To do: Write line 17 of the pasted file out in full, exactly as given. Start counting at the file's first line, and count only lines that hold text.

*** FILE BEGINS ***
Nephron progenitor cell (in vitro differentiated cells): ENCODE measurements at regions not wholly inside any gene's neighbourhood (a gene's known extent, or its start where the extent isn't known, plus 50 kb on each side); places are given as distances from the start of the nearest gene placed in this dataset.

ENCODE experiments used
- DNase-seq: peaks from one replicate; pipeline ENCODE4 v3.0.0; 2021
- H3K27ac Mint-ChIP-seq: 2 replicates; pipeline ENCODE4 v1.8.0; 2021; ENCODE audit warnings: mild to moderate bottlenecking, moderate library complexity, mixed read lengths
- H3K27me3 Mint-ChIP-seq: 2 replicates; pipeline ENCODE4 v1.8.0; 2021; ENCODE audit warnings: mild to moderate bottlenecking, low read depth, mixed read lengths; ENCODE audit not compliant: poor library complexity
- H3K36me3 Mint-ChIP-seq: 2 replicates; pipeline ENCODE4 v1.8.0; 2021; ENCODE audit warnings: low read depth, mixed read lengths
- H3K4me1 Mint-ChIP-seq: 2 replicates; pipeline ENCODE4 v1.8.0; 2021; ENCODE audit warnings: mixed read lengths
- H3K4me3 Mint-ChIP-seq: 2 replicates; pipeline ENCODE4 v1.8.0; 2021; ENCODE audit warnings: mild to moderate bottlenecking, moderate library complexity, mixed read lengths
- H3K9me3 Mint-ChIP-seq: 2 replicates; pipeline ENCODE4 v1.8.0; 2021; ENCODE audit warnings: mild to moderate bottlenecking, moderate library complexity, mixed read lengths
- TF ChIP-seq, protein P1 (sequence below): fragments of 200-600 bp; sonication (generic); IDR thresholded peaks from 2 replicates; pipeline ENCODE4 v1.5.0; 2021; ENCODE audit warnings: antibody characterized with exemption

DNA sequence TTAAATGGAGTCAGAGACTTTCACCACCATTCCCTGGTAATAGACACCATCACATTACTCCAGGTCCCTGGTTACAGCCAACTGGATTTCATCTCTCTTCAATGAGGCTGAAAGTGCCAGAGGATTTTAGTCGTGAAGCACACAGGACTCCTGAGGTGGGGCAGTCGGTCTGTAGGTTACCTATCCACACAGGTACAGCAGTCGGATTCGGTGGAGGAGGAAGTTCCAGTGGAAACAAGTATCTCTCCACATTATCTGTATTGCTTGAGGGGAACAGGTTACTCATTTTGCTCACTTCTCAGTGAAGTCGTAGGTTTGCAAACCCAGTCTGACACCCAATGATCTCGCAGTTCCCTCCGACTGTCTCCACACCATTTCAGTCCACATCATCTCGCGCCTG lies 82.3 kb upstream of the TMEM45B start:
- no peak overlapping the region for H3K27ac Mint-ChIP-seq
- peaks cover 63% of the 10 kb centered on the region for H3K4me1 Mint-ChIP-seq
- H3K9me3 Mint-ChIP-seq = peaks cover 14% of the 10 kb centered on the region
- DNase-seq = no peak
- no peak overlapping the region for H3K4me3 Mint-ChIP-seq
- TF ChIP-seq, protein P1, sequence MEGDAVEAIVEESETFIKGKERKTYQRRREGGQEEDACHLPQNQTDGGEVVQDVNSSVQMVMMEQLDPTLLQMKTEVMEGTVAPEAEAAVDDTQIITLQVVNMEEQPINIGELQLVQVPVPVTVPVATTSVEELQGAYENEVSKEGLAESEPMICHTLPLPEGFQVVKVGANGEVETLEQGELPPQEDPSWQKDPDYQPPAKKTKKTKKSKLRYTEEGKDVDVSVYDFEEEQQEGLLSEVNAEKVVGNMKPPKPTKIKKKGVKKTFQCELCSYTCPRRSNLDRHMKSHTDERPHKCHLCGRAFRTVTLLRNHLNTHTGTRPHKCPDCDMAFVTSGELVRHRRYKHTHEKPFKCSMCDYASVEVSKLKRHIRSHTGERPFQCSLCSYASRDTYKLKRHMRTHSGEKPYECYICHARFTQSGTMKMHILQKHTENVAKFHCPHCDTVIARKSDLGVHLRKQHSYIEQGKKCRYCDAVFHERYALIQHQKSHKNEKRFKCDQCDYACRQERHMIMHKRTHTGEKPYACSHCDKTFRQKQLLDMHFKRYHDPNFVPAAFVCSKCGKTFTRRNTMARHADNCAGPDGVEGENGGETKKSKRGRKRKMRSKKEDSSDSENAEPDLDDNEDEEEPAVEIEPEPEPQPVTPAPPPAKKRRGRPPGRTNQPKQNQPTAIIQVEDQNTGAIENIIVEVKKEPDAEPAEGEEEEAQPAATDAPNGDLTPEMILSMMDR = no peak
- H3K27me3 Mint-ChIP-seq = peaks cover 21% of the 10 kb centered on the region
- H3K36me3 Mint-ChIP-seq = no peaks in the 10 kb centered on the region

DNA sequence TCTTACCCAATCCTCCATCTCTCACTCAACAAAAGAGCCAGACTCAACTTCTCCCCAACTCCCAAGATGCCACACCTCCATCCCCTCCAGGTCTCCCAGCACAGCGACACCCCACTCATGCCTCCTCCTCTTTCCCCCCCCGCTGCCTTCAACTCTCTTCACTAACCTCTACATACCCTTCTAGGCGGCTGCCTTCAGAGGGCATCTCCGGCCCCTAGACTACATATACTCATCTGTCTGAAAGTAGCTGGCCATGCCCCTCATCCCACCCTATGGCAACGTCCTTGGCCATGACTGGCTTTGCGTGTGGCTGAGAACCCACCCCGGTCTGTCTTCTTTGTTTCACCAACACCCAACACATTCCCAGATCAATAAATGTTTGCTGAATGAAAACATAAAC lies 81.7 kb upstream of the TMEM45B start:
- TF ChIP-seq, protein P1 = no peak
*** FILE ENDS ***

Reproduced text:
- TF ChIP-seq, protein P1, sequence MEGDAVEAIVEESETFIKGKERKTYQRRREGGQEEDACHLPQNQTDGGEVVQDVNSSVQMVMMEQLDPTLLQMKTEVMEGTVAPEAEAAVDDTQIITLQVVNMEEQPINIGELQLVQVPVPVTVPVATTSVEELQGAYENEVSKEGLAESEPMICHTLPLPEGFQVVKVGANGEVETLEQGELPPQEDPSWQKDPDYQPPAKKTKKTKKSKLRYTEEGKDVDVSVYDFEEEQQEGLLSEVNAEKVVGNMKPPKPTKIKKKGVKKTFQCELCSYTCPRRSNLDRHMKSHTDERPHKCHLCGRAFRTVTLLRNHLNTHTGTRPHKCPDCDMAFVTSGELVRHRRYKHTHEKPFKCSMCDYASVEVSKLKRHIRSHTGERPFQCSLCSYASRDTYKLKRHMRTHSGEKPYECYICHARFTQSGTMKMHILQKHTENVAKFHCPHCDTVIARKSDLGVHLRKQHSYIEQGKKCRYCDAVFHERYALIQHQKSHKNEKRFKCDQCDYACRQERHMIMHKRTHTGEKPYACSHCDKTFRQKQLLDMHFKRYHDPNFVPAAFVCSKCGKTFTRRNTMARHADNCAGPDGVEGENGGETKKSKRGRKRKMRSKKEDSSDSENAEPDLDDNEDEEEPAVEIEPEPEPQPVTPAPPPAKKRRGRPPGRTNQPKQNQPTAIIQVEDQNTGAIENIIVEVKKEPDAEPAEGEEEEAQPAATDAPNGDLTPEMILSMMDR = no peak